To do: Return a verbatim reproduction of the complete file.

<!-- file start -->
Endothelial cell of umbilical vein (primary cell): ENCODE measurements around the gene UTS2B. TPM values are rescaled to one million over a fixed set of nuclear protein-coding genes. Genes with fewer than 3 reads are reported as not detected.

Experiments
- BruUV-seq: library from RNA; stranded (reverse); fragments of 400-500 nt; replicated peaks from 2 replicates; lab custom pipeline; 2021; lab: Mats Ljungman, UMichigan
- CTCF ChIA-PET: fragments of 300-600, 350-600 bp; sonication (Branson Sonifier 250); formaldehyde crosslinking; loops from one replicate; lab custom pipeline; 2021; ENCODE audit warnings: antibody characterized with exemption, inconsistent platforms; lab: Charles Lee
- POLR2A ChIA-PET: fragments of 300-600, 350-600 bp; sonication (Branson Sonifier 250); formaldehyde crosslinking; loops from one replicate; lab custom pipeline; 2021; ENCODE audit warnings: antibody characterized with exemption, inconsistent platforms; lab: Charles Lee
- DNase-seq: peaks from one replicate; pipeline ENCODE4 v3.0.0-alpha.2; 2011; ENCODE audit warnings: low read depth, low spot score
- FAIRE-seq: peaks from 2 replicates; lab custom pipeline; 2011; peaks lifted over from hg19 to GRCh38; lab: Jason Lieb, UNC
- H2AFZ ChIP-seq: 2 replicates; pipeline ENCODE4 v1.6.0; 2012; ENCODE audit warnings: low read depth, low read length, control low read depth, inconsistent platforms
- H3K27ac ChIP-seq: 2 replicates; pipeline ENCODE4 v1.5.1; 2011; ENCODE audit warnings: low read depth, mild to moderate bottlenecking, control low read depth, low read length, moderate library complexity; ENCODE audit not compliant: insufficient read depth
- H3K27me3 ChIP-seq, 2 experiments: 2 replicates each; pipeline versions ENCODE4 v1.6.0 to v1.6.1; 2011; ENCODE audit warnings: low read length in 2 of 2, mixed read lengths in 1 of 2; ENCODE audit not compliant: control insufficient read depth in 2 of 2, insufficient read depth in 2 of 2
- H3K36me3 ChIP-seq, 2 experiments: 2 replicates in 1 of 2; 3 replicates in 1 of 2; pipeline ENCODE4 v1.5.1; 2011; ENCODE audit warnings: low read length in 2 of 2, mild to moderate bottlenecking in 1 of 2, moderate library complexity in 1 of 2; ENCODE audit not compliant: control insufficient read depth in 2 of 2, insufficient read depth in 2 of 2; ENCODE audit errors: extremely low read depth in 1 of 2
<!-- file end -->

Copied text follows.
Endothelial cell of umbilical vein (primary cell): ENCODE measurements around the gene UTS2B. TPM values are rescaled to one million over a fixed set of nuclear protein-coding genes. Genes with fewer than 3 reads are reported as not detected.

Experiments
- BruUV-seq: library from RNA; stranded (reverse); fragments of 400-500 nt; replicated peaks from 2 replicates; lab custom pipeline; 2021; lab: Mats Ljungman, UMichigan
- CTCF ChIA-PET: fragments of 300-600, 350-600 bp; sonication (Branson Sonifier 250); formaldehyde crosslinking; loops from one replicate; lab custom pipeline; 2021; ENCODE audit warnings: antibody characterized with exemption, inconsistent platforms; lab: Charles Lee
- POLR2A ChIA-PET: fragments of 300-600, 350-600 bp; sonication (Branson Sonifier 250); formaldehyde crosslinking; loops from one replicate; lab custom pipeline; 2021; ENCODE audit warnings: antibody characterized with exemption, inconsistent platforms; lab: Charles Lee
- DNase-seq: peaks from one replicate; pipeline ENCODE4 v3.0.0-alpha.2; 2011; ENCODE audit warnings: low read depth, low spot score
- FAIRE-seq: peaks from 2 replicates; lab custom pipeline; 2011; peaks lifted over from hg19 to GRCh38; lab: Jason Lieb, UNC
- H2AFZ ChIP-seq: 2 replicates; pipeline ENCODE4 v1.6.0; 2012; ENCODE audit warnings: low read depth, low read length, control low read depth, inconsistent platforms
- H3K27ac ChIP-seq: 2 replicates; pipeline ENCODE4 v1.5.1; 2011; ENCODE audit warnings: low read depth, mild to moderate bottlenecking, control low read depth, low read length, moderate library complexity; ENCODE audit not compliant: insufficient read depth
- H3K27me3 ChIP-seq, 2 experiments: 2 replicates each; pipeline versions ENCODE4 v1.6.0 to v1.6.1; 2011; ENCODE audit warnings: low read length in 2 of 2, mixed read lengths in 1 of 2; ENCODE audit not compliant: control insufficient read depth in 2 of 2, insufficient read depth in 2 of 2
- H3K36me3 ChIP-seq, 2 experiments: 2 replicates in 1 of 2; 3 replicates in 1 of 2; pipeline ENCODE4 v1.5.1; 2011; ENCODE audit warnings: low read length in 2 of 2, mild to moderate bottlenecking in 1 of 2, moderate library complexity in 1 of 2; ENCODE audit not compliant: control insufficient read depth in 2 of 2, insufficient read depth in 2 of 2; ENCODE audit errors: extremely low read depth in 1 of 2